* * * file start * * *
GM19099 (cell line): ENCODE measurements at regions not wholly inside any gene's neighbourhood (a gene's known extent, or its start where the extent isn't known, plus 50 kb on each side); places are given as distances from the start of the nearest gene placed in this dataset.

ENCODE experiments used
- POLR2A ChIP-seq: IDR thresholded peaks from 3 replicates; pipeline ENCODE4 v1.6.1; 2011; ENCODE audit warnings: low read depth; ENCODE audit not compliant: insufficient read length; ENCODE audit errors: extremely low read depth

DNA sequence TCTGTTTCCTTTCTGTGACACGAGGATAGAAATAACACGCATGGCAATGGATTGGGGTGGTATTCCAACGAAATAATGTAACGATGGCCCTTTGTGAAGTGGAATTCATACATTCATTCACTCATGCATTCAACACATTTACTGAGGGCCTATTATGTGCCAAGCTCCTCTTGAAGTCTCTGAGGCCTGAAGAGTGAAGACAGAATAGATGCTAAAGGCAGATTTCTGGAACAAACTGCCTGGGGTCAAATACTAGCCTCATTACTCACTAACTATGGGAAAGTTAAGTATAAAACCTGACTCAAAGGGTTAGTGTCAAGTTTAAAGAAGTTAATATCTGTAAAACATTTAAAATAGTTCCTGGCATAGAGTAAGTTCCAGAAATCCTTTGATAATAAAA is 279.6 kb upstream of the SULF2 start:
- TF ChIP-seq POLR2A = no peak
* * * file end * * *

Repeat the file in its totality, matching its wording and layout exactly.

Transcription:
GM19099 (cell line): ENCODE measurements at regions not wholly inside any gene's neighbourhood (a gene's known extent, or its start where the extent isn't known, plus 50 kb on each side); places are given as distances from the start of the nearest gene placed in this dataset.

ENCODE experiments used
- POLR2A ChIP-seq: IDR thresholded peaks from 3 replicates; pipeline ENCODE4 v1.6.1; 2011; ENCODE audit warnings: low read depth; ENCODE audit not compliant: insufficient read length; ENCODE audit errors: extremely low read depth

DNA sequence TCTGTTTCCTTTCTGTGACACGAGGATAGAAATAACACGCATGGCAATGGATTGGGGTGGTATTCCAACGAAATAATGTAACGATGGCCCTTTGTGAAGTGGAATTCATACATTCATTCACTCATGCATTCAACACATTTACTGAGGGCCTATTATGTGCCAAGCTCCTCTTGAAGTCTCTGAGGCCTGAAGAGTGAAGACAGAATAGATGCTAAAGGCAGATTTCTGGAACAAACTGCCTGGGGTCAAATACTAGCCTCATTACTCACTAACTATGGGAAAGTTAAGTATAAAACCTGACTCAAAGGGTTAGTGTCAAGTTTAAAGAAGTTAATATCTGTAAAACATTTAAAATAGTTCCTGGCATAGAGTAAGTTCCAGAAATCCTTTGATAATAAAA is 279.6 kb upstream of the SULF2 start:
- TF ChIP-seq POLR2A = no peak